Research Subjects: Government & Politics


 

 

 

 

France: Decrees on Trade 1793-1810

Translation of a decree issued by the Emperor of the French, at Rambouillet, 23rd March, 1810.

Napoleon, &c. &c. &c.

Considering that the Government of the United States, by an act dated 1st March, 1809, which forbids the entrance of the ports, harbors, and rivers of the said States to all French vessels, orders, 1st, That after the 20th May following, vessels under the French flag, which shall arrive in the United States, shall be seized and confiscated, as well as their cargoes; 2nd, That after the same epoch, no merchandise or produce, the growth or manufacture of France or her colonies, can be imported into the said United States from any foreign port or place whatsoever, under the penalty of seizure, confiscation, and a fine of three times the value of the merchandise; 3rd, That American vessels cannot go to any port of France, of her colonies, or dependencies: We have decreed, and do decree what follows:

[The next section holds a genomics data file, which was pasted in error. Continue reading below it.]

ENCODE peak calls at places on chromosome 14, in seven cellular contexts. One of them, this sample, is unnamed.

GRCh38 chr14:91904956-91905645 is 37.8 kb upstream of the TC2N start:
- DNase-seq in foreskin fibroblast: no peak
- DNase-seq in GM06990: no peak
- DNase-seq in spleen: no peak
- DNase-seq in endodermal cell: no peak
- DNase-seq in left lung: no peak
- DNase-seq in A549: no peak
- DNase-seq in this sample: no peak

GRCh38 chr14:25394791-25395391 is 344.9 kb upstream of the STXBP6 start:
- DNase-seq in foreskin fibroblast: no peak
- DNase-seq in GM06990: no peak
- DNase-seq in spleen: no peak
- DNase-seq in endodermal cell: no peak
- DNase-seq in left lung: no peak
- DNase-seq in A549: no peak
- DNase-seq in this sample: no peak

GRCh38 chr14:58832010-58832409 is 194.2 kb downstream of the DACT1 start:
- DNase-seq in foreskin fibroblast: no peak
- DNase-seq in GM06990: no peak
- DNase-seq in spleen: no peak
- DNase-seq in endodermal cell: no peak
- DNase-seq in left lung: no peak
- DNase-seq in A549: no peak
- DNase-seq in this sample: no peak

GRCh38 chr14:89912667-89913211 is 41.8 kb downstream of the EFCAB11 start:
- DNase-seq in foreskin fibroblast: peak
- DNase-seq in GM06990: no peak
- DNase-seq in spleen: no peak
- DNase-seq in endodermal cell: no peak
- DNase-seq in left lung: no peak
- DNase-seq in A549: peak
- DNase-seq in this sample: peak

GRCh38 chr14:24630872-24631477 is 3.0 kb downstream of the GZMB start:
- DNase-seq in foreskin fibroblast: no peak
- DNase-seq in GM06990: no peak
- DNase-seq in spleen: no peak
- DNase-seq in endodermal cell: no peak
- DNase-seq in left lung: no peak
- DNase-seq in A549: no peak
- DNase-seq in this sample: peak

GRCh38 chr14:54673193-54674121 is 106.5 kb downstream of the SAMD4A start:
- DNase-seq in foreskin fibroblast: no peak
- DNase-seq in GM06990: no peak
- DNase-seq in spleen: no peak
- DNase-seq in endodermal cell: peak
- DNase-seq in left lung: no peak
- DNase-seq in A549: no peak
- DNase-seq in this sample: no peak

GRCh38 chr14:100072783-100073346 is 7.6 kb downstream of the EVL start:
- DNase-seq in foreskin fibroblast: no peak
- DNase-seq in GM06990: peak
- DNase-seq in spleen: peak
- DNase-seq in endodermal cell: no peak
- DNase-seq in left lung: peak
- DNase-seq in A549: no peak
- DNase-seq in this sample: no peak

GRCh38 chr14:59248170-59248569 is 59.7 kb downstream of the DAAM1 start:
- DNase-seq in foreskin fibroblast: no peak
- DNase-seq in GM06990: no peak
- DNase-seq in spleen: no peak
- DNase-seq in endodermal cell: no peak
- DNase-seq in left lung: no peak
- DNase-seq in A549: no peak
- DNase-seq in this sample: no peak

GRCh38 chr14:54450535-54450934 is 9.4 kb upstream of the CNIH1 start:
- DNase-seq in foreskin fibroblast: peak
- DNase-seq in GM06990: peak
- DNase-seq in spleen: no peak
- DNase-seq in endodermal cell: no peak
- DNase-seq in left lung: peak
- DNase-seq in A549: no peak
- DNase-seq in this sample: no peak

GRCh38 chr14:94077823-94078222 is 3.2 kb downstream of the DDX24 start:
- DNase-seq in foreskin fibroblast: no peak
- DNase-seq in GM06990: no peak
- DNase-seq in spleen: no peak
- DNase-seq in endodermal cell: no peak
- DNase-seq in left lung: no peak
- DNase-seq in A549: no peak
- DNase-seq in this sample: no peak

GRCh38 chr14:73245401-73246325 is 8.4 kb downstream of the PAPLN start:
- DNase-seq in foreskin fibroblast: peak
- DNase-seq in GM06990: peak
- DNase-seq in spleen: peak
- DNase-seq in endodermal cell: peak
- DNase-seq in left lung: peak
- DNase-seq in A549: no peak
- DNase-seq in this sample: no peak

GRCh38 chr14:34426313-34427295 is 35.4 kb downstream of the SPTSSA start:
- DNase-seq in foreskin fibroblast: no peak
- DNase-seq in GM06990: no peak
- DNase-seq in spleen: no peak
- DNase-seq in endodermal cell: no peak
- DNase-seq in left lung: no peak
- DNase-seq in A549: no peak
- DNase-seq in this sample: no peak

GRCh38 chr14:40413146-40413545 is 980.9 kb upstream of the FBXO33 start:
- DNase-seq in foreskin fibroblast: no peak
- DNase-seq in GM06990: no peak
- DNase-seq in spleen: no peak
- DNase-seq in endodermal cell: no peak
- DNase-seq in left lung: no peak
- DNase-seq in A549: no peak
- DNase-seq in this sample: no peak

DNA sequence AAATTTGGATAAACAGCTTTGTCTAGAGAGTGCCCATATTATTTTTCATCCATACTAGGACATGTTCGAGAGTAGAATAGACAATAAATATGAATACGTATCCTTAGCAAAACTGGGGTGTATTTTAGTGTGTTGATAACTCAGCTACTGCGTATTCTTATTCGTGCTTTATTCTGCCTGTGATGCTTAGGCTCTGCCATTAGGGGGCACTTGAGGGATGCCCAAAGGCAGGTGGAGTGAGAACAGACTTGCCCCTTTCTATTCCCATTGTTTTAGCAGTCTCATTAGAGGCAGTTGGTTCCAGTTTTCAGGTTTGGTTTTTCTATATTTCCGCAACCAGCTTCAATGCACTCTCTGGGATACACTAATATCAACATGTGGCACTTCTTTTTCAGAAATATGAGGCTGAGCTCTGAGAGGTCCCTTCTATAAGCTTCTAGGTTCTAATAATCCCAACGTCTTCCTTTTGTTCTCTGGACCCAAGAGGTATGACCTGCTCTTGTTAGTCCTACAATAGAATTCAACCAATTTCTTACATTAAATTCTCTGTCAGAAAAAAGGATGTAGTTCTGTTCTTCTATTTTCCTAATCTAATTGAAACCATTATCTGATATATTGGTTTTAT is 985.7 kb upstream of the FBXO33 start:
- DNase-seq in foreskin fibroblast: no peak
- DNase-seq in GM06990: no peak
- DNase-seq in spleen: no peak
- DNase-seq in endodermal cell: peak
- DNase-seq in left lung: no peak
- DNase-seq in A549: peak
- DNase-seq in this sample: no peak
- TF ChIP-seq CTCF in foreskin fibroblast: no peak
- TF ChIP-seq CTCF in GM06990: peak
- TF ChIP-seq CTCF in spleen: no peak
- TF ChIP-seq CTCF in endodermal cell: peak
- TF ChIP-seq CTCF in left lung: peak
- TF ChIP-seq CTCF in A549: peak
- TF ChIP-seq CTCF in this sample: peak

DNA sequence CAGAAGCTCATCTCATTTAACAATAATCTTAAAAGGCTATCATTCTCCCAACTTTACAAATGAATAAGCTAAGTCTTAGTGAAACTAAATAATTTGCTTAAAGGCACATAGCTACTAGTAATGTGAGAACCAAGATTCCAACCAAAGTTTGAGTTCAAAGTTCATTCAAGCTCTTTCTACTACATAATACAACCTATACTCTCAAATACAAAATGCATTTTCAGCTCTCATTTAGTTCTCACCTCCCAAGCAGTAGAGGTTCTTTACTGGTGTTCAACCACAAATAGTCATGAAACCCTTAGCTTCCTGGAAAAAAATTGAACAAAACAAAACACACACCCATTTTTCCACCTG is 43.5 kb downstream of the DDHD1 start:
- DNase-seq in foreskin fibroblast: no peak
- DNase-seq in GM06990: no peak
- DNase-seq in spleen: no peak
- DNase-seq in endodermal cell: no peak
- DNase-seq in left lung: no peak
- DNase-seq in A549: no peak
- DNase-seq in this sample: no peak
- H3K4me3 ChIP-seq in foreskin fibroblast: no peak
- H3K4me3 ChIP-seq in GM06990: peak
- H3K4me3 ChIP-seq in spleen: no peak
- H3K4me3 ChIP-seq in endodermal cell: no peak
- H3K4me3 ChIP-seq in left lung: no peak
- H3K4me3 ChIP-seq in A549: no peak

Art. 1st. All vessels navigating under the flag of the United States, or possessed, in whole or in part, by any citizen or subject of that Power, which, counting from the 20th May, 1809, have entered or shall enter into the ports of our empire, of our colonies, or of the countries occupied by our arms, shall be seized, and the product of the sales shall be deposited in the surplus fund (caisse d'amortissement.)

There shall be excepted from this regulation the vessels which shall be charged with despatches, or with commissions of the Government of the said States, and who shall not have either cargoes or merchandise on board.

Our Grand Judge, Minister of Justice, and our Minister of Finance, are charged with the execution of our present decree.

NAPOLEON.

 

 

Placed on the Napoleon Series March 2003

 

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